If you want to know your heart rate at home, here are four simple steps:

1.Check your pulse regularly - once a day or so is recommended. The first step in finding out what's going on with your body is figuring out whether it works properly. When was the last time you checked? If it has been longer than a month, it is time to begin checking your heart rate. You can check your pulse at the wrist or neck.


2.Keep a note of your pulse reading - keep a calendar and mark down on there what your heart rate was when you checked it regularly. It is easier if you write it down straight after checking as this will give you a chance to remember it better.

3.Check your resting heart rate - find out what the difference is between your pulse and when you are at rest- check this twice or three times for accuracy. To do this, sit still for about a minute after having taken your pulse in step 2. After around 60 seconds, take your pulse again and check what the difference is between this reading and your pulse when you are at rest. This will be how fast your heart rate goes down when it's not beating, which is called your Resting Heart Rate (RHR). Use a calculator to work out what percentage of the difference gives you your RHR e.g. if it was 65 then 65% of the difference gives you your RHR.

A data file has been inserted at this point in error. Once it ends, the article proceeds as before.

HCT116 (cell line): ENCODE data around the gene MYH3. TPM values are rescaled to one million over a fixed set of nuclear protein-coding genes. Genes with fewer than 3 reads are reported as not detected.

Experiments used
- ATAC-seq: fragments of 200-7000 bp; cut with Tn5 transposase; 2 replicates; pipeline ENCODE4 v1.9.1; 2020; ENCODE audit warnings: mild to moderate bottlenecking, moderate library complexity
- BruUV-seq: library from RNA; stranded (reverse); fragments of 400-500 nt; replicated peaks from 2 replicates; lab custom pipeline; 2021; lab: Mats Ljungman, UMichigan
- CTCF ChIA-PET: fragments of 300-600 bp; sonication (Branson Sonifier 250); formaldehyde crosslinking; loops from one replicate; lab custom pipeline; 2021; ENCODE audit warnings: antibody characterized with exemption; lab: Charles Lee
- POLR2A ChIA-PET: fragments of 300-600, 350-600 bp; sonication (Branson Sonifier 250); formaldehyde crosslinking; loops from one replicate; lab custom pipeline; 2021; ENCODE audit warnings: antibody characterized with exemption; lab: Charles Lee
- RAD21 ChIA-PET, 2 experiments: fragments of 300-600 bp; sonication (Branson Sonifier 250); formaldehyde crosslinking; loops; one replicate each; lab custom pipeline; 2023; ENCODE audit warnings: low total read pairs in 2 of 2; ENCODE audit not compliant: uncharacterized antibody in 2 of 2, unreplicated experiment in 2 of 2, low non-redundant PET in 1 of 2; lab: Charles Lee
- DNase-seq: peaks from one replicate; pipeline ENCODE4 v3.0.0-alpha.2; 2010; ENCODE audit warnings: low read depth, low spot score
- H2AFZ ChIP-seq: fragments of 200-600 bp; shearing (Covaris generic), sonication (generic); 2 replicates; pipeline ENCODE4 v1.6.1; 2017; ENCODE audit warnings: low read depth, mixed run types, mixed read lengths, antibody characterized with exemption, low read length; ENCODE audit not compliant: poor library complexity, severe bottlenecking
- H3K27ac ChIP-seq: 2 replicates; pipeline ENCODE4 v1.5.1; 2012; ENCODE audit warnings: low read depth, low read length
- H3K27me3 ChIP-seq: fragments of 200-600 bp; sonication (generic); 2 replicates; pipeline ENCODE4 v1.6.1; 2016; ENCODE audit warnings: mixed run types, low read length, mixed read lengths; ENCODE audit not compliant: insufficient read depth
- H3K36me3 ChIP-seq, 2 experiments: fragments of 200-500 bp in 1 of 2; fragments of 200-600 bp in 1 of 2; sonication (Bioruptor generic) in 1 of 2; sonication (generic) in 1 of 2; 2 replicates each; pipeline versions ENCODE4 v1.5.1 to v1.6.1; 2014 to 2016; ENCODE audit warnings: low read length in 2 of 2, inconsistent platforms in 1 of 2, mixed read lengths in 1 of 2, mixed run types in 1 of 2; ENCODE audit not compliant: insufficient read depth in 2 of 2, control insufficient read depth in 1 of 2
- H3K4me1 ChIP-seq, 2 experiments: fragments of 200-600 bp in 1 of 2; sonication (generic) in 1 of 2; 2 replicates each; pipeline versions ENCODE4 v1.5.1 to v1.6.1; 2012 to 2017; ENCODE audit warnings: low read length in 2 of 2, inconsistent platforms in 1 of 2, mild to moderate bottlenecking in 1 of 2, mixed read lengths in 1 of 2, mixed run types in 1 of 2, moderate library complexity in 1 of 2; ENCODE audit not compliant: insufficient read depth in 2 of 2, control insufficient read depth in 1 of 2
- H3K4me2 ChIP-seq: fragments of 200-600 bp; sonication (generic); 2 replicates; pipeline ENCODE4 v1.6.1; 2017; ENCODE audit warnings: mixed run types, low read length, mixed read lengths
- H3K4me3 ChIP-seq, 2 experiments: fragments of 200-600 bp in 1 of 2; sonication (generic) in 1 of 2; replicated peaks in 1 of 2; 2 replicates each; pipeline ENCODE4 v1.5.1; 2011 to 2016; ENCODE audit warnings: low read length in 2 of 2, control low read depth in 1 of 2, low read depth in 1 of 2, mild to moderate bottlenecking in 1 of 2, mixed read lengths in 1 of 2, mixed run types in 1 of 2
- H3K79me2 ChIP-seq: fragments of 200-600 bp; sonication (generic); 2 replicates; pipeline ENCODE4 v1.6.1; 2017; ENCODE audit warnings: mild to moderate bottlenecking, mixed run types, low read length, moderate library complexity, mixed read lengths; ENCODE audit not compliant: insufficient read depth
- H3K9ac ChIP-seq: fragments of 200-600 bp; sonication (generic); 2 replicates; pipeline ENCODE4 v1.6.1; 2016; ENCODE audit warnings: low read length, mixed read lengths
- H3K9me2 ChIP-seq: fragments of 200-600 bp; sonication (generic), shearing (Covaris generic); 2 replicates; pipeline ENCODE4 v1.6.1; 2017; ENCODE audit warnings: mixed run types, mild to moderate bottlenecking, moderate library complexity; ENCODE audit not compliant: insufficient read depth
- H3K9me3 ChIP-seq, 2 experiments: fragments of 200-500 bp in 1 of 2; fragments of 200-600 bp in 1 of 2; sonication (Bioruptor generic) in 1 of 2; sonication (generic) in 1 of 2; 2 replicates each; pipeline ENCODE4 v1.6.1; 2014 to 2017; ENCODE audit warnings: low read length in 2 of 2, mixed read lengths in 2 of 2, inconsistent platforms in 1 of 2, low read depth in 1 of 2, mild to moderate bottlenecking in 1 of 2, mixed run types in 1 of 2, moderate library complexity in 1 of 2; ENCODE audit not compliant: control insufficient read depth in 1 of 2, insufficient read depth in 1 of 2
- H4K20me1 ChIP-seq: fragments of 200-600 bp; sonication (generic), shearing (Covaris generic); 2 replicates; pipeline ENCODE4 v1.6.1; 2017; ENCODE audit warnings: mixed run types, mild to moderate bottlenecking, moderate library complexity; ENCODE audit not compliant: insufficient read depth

4.Calculate what percentage of the RHR is your pulse - work out what percentages this pulse number is by dividing it by your RHR to get a percentage e.g. if the pulse was 70 beats per minute, and your RHR was 65 then 70/65=0.96, so this is 96% of your RHR which means that you pulse was 96% of the time going below resting heart rate when at rest.

You can then easily work out what your pulse at different percentages of your RHR are by using a calculator to multiply by the percentage e.g. if the above pulse was 96% of your RHR, then multiply it by 0.96 to get your pulse when you are working out.

I hope that this helps you in finding out average heart rates or resting heart rates at home! Remember - the more often you check your pulse, the better because what you can measure most accurately is what goes on in the day-to-day life when you are not doing anything out of the ordinary.

What should I do if my pulse is too high or too low

My pulse is [mention your heart beat or pulse rate here]:Is it normal?

It's okay if you are not sure. There could be some factors that affect your heart. Please check the list of conditions below to know what might have caused your irregular pulse and follow up with a doctor if needed:

  • Stress.
  • Lack of regular exercise.
  • Anxiety.
  • Other possible causes are

  • Indigestion or heartburn, especially in younger people.
  • Panic disorders and phobias such as agoraphobia (fear of open public places) and claustrophobia (fear of enclosed spaces).
  • Overactive thyroid (hyperthyroidism), which can cause racing heart, even in people without anxiety or phobias.
  • What should I do right now?

    Try to relax as much as you can for a while. You just need to breathe slowly and calmly for about 5 minutes. As mentioned above, there are a lot of factors that can affect your pulse rate and heart beat. But, you need to check with a doctor if the condition persists after 5 minutes or longer. Please visit a nearby clinic such as Physiotherapy Clinic Singapore for further consultation.